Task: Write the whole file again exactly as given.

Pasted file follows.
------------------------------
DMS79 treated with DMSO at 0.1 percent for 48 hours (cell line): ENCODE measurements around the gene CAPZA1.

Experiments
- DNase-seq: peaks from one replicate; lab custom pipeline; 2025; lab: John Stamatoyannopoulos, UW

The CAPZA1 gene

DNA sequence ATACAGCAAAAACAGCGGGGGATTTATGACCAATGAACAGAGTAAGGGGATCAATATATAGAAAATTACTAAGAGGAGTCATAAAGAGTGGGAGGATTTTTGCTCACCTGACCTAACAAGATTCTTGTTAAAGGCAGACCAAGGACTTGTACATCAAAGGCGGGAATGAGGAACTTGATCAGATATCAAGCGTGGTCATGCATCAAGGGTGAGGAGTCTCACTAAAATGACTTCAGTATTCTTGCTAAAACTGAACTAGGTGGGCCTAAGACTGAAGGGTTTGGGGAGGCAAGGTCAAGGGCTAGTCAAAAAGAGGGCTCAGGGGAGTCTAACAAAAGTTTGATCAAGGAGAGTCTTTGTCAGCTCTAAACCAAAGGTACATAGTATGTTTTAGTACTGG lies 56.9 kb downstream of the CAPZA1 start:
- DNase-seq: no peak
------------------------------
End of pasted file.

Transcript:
DMS79 treated with DMSO at 0.1 percent for 48 hours (cell line): ENCODE measurements around the gene CAPZA1.

Experiments
- DNase-seq: peaks from one replicate; lab custom pipeline; 2025; lab: John Stamatoyannopoulos, UW

The CAPZA1 gene

DNA sequence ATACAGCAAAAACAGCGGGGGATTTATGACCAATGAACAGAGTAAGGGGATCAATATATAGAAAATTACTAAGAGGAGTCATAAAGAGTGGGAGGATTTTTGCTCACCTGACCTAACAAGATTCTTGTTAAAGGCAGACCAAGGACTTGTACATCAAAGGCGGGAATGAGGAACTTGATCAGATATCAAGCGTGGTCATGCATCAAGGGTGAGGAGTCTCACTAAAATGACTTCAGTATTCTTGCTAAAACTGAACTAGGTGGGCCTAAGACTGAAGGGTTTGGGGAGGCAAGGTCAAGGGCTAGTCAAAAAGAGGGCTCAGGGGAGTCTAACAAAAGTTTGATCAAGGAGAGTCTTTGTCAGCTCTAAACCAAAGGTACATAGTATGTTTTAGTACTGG lies 56.9 kb downstream of the CAPZA1 start:
- DNase-seq: no peak